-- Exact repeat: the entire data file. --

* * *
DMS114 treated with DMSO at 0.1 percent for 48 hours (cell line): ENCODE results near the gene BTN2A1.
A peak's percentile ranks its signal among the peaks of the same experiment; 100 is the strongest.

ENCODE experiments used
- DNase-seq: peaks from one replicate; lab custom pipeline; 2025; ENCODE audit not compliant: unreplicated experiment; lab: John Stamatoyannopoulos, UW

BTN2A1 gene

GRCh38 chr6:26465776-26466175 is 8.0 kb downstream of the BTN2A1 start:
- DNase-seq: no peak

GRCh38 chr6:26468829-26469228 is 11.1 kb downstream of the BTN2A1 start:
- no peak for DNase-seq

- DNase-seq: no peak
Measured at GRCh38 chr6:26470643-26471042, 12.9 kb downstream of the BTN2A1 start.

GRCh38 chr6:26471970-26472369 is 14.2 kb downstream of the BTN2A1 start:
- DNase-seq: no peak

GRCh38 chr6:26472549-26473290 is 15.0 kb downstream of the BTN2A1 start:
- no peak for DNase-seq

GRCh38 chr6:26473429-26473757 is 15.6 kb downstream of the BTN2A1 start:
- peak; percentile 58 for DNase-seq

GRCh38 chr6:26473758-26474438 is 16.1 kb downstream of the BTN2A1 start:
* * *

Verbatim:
DMS114 treated with DMSO at 0.1 percent for 48 hours (cell line): ENCODE results near the gene BTN2A1.
A peak's percentile ranks its signal among the peaks of the same experiment; 100 is the strongest.

ENCODE experiments used
- DNase-seq: peaks from one replicate; lab custom pipeline; 2025; ENCODE audit not compliant: unreplicated experiment; lab: John Stamatoyannopoulos, UW

BTN2A1 gene

GRCh38 chr6:26465776-26466175 is 8.0 kb downstream of the BTN2A1 start:
- DNase-seq: no peak

GRCh38 chr6:26468829-26469228 is 11.1 kb downstream of the BTN2A1 start:
- no peak for DNase-seq

- DNase-seq: no peak
Measured at GRCh38 chr6:26470643-26471042, 12.9 kb downstream of the BTN2A1 start.

GRCh38 chr6:26471970-26472369 is 14.2 kb downstream of the BTN2A1 start:
- DNase-seq: no peak

GRCh38 chr6:26472549-26473290 is 15.0 kb downstream of the BTN2A1 start:
- no peak for DNase-seq

GRCh38 chr6:26473429-26473757 is 15.6 kb downstream of the BTN2A1 start:
- peak; percentile 58 for DNase-seq

GRCh38 chr6:26473758-26474438 is 16.1 kb downstream of the BTN2A1 start: